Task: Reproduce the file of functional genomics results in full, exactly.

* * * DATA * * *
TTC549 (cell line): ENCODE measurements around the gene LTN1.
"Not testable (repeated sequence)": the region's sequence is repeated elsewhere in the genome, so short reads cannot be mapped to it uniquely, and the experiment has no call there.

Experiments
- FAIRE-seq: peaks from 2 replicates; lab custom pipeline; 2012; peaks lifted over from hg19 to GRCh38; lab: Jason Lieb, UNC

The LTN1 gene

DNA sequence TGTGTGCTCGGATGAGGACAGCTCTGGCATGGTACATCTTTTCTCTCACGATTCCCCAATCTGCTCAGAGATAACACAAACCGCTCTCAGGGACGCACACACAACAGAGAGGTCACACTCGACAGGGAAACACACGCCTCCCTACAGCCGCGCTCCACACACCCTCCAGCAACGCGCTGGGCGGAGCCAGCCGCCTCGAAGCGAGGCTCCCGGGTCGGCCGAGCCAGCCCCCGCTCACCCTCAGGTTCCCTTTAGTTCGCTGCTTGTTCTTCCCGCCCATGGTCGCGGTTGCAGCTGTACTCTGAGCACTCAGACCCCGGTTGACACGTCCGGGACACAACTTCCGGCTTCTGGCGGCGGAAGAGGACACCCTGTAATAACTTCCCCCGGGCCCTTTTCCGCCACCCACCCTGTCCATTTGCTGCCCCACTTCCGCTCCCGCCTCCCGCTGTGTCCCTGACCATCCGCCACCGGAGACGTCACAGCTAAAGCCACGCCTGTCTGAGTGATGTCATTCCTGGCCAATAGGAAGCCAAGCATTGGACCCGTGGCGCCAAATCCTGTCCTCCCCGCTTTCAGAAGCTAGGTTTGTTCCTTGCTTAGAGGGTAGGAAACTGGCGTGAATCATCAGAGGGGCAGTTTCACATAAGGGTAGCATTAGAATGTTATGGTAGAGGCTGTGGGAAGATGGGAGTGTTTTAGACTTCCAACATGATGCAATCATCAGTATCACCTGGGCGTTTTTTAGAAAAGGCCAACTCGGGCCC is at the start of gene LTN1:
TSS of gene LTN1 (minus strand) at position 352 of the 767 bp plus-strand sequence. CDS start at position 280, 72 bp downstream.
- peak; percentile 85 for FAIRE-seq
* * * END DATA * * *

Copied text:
TTC549 (cell line): ENCODE measurements around the gene LTN1.
"Not testable (repeated sequence)": the region's sequence is repeated elsewhere in the genome, so short reads cannot be mapped to it uniquely, and the experiment has no call there.

Experiments
- FAIRE-seq: peaks from 2 replicates; lab custom pipeline; 2012; peaks lifted over from hg19 to GRCh38; lab: Jason Lieb, UNC

The LTN1 gene

DNA sequence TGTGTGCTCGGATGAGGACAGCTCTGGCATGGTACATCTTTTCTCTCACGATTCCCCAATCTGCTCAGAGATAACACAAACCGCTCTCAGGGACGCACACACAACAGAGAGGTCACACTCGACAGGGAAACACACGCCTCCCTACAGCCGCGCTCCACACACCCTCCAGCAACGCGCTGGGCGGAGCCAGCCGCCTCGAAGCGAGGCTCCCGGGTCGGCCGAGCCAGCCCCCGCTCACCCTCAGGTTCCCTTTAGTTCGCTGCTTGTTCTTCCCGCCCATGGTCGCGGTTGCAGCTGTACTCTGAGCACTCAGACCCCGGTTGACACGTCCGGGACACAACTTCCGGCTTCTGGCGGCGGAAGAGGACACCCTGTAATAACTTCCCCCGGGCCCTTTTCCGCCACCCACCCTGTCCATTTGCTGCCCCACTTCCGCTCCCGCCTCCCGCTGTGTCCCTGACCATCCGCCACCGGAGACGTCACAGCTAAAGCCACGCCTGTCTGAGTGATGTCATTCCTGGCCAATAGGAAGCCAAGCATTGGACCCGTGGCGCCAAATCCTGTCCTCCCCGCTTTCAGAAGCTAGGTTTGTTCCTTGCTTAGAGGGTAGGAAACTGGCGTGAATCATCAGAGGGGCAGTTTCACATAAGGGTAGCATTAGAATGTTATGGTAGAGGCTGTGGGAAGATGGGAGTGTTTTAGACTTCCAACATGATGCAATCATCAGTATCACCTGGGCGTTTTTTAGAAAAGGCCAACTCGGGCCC is at the start of gene LTN1:
TSS of gene LTN1 (minus strand) at position 352 of the 767 bp plus-strand sequence. CDS start at position 280, 72 bp downstream.
- peak; percentile 85 for FAIRE-seq